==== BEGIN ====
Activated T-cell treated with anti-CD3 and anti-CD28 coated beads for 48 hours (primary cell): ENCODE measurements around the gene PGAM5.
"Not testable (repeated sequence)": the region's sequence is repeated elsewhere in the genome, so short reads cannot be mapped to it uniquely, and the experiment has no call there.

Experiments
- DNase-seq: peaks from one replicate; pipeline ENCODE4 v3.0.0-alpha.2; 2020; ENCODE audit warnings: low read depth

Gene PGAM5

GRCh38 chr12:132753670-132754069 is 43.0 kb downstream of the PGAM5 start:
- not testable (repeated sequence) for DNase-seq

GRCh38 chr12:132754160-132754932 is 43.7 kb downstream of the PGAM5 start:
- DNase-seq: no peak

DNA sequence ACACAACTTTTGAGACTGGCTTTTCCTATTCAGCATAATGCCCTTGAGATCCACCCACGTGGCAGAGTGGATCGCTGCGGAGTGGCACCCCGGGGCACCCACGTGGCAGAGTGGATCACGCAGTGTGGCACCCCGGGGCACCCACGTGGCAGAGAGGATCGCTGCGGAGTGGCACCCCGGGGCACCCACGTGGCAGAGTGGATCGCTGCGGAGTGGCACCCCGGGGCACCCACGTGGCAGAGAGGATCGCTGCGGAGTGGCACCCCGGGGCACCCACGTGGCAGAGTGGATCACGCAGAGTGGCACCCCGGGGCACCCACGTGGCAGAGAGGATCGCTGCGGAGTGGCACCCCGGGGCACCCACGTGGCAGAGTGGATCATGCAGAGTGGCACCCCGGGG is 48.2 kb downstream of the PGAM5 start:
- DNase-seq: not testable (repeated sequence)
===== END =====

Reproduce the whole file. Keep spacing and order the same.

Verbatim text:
Activated T-cell treated with anti-CD3 and anti-CD28 coated beads for 48 hours (primary cell): ENCODE measurements around the gene PGAM5.
"Not testable (repeated sequence)": the region's sequence is repeated elsewhere in the genome, so short reads cannot be mapped to it uniquely, and the experiment has no call there.

Experiments
- DNase-seq: peaks from one replicate; pipeline ENCODE4 v3.0.0-alpha.2; 2020; ENCODE audit warnings: low read depth

Gene PGAM5

GRCh38 chr12:132753670-132754069 is 43.0 kb downstream of the PGAM5 start:
- not testable (repeated sequence) for DNase-seq

GRCh38 chr12:132754160-132754932 is 43.7 kb downstream of the PGAM5 start:
- DNase-seq: no peak

DNA sequence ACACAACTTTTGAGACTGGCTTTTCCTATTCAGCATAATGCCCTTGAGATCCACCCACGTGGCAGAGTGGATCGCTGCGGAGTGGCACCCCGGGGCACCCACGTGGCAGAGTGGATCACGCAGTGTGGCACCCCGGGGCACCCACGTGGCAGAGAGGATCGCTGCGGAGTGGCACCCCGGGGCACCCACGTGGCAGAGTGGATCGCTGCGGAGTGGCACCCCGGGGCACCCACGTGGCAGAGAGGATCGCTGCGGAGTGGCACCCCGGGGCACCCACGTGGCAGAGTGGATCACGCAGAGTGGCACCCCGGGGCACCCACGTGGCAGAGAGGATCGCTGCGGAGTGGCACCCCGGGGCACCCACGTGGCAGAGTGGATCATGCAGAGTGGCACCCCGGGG is 48.2 kb downstream of the PGAM5 start:
- DNase-seq: not testable (repeated sequence)